4 Reasons Why Royal Dutch Shell Plc Is Now A Buy

royal dutch shell

Royal Dutch Shell (LSE: RDSB) (NYSE: RDS-B.US) has come in for a lot of criticism over the past year, and it’s easy to forget that it’s one of the world’s largest, oldest and most successful businesses.

Under its new chief executive, Ben van Beurden, Shell is starting to deliver much-needed changes to its investment policy, and to tighten its focus on shareholder returns. After a long period of range-bound stagnation, I think that Shell’s share price could ‘pop’ this year, making now an excellent time to buy.

It’s an outperformer

Shell is widely seen as having underperformed the FTSE 100 over the long term, but it hasn’t.

On a total return basis — share price gain plus dividends — Shell has beaten the FTSE 100 over the last ten years, delivering an average annual total return of 8.5%, versus 8.1% for the FTSE.

Re-rating earnings

Mega cap companies like Shell don’t usually deliver rapid growth, but Shell’s PEG ratio (price-to-earnings-growth) is currently just 0.65. A PEG ratio of less than 1 is seen as a bullish indicator of strong earnings growth, and followers of famed growth investor Jim Slater place great weight on this metric.

Although Shell is too big to be an out-and-out growth firm, there is considerable room for earnings growth. Analysts’ consensus forecasts suggest that Shell’s earnings per share may grow by around 25% in 2014, providing solid support for share price gains.

Dividend priority

In 2013, £1 of every £11 paid out in dividends in the UK came from Shell, and the firm has an unbroken record of dividend payments that stretches back for many decades.

New CEO van Beurden has signalled an increased focus on shareholder returns, and this year’s dividend is expected to rise by 4%, giving a prospective yield of 4.9%.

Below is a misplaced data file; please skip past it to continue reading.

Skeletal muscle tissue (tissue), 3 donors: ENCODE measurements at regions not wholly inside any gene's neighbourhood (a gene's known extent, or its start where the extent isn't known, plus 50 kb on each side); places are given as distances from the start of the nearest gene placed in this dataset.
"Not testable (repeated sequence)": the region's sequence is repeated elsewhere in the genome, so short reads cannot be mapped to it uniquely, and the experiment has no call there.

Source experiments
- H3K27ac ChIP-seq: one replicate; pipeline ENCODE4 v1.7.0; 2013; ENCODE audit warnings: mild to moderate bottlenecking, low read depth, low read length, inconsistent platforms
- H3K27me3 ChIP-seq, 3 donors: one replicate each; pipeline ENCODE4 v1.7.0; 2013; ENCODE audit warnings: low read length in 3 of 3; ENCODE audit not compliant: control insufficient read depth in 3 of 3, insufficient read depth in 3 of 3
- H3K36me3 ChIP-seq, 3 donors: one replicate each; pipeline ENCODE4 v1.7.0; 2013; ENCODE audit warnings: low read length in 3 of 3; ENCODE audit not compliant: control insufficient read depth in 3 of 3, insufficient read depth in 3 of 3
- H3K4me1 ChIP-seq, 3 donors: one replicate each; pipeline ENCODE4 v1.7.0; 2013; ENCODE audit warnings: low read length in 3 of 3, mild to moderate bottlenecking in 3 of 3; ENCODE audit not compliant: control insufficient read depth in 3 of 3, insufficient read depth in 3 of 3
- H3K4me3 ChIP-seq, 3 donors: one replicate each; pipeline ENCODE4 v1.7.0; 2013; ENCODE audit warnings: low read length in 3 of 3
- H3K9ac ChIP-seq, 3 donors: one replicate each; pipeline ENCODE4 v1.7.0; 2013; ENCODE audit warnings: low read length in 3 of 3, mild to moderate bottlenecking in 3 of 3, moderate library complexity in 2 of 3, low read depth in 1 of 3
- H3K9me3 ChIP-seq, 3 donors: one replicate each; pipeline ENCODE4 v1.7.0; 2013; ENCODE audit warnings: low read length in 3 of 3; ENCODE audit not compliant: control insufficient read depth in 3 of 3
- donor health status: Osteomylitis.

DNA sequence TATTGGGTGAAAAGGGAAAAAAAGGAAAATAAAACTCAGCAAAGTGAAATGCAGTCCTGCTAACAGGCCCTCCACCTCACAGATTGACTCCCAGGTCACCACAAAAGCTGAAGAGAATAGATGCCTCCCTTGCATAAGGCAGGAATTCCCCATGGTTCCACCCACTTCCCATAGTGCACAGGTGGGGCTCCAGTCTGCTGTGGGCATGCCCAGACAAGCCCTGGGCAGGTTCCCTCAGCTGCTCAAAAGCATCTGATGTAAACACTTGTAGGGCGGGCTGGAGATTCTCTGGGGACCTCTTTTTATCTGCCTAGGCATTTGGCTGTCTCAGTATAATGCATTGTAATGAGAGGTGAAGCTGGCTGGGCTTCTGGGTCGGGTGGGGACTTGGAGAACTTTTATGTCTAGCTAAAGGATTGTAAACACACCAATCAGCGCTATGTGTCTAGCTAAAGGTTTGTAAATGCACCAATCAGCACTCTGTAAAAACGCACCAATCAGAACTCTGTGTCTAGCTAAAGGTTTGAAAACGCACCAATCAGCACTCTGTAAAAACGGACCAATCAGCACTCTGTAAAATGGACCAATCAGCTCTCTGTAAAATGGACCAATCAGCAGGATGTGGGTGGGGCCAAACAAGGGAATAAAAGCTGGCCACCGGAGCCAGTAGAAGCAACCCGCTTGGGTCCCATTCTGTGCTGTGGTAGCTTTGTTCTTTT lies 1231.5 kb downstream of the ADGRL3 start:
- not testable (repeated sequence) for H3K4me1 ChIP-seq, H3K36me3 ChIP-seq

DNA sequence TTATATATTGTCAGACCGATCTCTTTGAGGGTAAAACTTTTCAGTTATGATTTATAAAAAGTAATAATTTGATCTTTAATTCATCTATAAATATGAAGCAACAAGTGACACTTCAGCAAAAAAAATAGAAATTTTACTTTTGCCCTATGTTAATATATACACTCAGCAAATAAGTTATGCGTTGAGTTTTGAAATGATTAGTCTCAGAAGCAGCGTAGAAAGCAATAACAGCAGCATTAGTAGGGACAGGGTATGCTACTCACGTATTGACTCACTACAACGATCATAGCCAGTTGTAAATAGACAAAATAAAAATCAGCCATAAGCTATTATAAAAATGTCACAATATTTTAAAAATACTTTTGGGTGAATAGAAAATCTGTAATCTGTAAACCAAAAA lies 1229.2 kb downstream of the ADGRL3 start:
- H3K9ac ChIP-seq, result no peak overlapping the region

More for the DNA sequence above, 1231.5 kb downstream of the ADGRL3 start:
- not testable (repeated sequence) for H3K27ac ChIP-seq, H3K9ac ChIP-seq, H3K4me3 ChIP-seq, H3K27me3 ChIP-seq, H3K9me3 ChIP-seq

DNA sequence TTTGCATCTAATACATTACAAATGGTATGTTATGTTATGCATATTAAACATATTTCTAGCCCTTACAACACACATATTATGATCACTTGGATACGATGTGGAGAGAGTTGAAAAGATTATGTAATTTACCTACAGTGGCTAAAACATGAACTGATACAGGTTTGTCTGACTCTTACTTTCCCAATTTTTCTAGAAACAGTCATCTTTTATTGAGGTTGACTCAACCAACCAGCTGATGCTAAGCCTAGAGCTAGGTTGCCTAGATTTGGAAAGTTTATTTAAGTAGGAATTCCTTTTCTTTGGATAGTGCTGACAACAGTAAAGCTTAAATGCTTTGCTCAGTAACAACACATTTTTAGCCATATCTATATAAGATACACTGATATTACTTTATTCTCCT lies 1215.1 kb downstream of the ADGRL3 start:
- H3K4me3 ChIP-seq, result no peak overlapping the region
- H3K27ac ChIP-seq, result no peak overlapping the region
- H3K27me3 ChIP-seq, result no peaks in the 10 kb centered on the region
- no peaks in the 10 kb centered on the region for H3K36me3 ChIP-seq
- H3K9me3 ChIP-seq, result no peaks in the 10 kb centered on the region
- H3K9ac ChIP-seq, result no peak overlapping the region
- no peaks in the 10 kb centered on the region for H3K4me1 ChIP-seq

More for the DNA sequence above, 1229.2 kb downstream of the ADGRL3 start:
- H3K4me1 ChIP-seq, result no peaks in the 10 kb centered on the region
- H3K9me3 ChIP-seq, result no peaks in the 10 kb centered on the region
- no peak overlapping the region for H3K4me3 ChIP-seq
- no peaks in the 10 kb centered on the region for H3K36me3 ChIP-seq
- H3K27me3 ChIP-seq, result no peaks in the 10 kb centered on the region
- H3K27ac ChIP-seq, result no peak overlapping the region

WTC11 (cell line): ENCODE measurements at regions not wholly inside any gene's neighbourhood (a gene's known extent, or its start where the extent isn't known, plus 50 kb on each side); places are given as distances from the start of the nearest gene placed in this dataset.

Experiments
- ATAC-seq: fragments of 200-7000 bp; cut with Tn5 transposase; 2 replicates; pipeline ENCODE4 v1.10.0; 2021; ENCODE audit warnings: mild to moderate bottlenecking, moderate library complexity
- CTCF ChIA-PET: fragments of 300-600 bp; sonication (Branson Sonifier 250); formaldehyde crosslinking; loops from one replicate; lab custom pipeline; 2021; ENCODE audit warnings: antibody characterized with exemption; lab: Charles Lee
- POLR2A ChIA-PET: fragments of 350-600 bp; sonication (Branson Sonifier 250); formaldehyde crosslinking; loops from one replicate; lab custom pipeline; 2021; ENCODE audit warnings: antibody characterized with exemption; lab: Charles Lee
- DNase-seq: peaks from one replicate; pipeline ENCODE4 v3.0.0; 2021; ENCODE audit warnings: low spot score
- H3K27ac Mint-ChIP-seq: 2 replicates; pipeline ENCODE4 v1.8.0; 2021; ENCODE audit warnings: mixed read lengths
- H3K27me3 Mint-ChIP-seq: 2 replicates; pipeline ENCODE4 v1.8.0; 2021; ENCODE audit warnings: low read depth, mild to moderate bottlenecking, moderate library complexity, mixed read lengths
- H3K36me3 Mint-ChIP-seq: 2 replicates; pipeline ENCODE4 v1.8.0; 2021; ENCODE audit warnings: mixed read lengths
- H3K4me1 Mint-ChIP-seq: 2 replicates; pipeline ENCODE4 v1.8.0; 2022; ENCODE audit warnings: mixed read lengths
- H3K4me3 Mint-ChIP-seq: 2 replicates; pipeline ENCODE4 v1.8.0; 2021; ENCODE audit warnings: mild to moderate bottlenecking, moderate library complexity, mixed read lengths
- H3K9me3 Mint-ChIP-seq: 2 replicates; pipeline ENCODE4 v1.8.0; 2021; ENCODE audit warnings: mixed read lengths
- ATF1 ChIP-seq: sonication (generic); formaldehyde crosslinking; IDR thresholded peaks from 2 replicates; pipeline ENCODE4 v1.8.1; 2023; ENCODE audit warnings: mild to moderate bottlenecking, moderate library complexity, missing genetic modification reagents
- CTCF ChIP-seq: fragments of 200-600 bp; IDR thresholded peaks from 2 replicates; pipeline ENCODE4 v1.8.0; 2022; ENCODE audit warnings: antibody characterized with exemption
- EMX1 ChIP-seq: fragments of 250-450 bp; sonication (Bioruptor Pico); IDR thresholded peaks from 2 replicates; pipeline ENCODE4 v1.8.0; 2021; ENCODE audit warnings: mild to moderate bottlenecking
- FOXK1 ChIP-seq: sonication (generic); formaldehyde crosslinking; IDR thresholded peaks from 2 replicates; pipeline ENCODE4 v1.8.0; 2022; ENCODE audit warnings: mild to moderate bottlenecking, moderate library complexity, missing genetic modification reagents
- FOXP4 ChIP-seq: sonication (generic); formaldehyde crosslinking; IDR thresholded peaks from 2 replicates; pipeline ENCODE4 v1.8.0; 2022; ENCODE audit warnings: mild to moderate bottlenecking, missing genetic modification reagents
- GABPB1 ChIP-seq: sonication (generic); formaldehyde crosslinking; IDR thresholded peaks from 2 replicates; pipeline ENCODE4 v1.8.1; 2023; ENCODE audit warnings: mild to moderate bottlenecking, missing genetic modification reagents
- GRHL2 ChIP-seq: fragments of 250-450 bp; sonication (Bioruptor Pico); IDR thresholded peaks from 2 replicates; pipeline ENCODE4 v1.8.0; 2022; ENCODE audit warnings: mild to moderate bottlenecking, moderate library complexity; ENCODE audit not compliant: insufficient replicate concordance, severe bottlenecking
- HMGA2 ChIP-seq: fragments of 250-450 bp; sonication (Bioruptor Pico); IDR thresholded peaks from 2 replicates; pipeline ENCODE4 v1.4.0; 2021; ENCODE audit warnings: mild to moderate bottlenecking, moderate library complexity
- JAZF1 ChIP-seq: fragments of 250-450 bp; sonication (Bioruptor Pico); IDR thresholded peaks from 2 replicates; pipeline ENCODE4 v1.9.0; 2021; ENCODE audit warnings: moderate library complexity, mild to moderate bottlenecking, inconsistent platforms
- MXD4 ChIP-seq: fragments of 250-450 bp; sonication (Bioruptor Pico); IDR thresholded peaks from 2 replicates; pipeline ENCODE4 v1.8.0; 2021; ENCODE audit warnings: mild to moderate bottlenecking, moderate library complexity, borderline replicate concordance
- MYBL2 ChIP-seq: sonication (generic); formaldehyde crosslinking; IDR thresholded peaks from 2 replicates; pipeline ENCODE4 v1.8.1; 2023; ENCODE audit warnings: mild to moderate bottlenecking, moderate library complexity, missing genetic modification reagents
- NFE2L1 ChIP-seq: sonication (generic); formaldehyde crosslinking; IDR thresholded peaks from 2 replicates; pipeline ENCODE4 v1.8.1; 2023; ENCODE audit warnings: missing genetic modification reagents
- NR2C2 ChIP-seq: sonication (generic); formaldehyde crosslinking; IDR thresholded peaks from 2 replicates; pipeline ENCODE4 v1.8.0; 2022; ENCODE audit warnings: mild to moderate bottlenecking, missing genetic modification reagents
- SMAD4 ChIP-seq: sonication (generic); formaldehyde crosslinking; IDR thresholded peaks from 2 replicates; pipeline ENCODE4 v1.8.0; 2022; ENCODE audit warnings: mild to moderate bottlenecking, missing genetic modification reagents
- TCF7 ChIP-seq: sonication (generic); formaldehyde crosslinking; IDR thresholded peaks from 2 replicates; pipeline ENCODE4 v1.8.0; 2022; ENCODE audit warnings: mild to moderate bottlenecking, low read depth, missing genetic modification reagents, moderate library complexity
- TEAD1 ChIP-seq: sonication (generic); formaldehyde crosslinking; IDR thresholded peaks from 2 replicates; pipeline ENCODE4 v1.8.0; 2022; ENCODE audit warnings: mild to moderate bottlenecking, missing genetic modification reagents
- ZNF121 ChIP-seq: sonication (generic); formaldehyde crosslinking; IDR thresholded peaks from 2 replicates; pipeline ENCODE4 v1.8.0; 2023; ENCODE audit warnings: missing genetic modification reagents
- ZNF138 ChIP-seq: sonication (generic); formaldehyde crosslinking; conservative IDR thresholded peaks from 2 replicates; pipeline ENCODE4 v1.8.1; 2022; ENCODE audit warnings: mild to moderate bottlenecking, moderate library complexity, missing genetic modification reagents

New broom sweeping clean

I believe that Shell has rightly been accused of being too ready to invest in giant-sized projects with uncertain returns, such as its Arctic exploration programme, on which it has spent $5bn without yet drilling a well.

Mr van Beurden’s early actions suggest that this spendthrift phase of Shell’s history may be coming to a close, but, in my view, the acid test for Mr van Beurden will be the projects he does approve.

These new projects will help to re-shape Shell, and if investors are impressed, they could propel Shell’s share price to new highs.

Refining the dividend

Even though Shell's dividend is a byword for safety and reliability, the firm has been forced to increase its borrowings over the last few years, in order to maintain its payout.

Before deciding whether to buy shares in Shell -- or any firm -- it's worth looking for clues which may warn of problems ahead. The 'five golden dividend rules' listed in "How To Create Dividends For Life" provide an ideal starting point for clued-up dividend investors.

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Roland owns shares in Royal Dutch Shell.